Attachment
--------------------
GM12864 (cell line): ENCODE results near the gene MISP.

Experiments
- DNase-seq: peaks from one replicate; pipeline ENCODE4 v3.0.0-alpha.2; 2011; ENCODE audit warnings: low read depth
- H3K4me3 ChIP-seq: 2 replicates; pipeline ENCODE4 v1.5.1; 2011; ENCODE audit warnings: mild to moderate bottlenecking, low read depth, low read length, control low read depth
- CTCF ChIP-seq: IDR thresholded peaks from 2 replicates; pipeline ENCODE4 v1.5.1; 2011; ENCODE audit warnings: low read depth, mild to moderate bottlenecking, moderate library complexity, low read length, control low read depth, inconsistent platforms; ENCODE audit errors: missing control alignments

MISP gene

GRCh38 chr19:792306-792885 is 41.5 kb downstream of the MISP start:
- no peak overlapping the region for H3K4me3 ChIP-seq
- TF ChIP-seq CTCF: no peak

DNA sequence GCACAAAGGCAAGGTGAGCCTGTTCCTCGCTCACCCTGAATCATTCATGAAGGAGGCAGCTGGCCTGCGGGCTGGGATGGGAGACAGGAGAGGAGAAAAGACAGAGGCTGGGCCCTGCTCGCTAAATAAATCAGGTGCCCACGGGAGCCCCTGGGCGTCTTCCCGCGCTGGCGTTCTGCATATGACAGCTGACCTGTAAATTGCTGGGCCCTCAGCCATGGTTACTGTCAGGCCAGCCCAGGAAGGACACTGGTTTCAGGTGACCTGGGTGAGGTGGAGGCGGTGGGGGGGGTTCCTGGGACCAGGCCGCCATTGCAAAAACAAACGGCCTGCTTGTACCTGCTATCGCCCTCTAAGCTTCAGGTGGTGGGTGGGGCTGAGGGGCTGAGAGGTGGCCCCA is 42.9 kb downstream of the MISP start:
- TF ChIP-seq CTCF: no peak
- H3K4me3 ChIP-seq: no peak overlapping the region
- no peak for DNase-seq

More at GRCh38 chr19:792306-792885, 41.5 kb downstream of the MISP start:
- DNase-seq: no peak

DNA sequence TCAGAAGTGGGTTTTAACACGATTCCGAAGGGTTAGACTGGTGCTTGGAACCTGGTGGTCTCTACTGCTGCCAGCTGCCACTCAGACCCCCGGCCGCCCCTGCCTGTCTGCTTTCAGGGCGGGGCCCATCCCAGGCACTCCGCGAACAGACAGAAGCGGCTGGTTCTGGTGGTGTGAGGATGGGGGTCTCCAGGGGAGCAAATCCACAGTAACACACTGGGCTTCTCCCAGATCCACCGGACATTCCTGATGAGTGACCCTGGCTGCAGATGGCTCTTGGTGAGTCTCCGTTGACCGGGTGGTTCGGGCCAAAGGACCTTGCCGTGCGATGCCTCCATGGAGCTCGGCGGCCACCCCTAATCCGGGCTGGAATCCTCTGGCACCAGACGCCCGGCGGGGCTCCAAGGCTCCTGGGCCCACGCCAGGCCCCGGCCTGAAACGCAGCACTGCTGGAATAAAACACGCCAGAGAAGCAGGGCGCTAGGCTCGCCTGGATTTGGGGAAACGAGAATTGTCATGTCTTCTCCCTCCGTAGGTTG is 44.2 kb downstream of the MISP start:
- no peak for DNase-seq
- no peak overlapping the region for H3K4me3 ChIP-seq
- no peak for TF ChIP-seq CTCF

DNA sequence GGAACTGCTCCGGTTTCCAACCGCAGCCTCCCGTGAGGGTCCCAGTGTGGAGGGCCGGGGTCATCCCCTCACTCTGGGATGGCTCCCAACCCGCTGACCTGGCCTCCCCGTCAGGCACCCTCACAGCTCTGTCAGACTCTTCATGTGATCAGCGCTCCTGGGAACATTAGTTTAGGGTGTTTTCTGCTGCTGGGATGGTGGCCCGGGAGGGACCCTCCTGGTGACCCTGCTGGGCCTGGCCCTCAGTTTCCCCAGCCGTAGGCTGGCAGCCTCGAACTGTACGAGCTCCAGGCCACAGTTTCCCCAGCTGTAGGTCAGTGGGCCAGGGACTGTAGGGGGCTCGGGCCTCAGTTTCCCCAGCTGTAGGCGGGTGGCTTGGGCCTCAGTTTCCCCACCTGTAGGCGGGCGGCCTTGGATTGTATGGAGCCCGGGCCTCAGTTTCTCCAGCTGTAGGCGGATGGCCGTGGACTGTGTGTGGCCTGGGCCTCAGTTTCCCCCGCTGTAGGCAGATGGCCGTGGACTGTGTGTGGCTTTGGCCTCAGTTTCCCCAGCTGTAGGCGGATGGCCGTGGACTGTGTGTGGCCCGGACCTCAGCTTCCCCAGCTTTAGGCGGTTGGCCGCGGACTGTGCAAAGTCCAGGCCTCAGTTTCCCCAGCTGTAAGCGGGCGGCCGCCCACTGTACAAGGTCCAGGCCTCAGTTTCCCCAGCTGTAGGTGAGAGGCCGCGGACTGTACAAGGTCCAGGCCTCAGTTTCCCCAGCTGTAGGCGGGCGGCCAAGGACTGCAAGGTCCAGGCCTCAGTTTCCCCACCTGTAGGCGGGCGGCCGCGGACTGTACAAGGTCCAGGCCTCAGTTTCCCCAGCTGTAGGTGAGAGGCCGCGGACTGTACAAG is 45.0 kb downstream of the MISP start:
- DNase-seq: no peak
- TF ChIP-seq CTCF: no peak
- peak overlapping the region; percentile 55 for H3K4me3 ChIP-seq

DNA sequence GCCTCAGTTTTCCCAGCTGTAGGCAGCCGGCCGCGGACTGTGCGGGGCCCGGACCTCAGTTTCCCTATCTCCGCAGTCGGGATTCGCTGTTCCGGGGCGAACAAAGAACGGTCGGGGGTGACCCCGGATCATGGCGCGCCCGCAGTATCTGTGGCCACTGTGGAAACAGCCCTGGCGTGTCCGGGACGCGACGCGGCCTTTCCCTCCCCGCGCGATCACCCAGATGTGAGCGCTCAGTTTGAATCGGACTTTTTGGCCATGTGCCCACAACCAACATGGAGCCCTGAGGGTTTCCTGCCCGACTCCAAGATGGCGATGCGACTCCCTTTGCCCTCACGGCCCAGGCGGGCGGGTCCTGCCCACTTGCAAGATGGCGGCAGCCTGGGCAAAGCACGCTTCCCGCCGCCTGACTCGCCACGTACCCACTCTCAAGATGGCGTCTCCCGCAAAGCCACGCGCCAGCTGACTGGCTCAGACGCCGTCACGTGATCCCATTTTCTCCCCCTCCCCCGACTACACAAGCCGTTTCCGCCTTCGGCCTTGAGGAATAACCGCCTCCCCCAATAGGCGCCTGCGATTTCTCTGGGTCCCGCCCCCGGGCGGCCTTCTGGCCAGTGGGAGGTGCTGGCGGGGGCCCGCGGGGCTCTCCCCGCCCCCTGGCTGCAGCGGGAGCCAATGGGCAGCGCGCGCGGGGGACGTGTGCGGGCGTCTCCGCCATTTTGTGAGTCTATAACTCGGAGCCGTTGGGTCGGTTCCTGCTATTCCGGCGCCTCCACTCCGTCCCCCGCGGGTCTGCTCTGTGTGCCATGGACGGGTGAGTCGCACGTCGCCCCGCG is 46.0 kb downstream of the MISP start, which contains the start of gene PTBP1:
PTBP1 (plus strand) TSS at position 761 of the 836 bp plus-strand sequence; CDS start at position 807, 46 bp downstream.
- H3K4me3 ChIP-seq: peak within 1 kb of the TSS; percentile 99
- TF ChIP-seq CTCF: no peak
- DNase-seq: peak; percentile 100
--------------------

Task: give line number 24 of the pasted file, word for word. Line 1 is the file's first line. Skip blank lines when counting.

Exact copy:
DNA sequence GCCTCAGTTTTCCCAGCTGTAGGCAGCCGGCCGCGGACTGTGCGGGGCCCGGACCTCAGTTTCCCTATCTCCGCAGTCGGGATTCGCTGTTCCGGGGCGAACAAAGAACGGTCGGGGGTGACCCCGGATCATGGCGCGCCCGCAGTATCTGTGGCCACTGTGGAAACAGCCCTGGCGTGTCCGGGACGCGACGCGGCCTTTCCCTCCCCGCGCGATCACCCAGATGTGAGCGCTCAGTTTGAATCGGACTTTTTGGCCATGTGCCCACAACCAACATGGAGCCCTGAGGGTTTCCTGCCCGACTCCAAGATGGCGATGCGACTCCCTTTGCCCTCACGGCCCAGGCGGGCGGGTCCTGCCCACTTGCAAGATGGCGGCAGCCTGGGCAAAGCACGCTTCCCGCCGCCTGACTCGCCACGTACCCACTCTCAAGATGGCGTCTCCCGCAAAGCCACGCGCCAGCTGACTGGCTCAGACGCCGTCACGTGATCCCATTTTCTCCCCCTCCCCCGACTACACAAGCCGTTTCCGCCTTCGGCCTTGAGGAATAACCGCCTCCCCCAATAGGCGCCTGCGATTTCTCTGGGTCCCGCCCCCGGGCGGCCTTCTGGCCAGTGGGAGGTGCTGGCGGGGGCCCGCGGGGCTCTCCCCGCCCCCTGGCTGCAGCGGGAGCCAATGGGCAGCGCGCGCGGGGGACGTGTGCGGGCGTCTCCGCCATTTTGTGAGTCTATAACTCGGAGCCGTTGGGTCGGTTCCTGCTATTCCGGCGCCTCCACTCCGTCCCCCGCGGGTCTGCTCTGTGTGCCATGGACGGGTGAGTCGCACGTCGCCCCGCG is 46.0 kb downstream of the MISP start, which contains the start of gene PTBP1: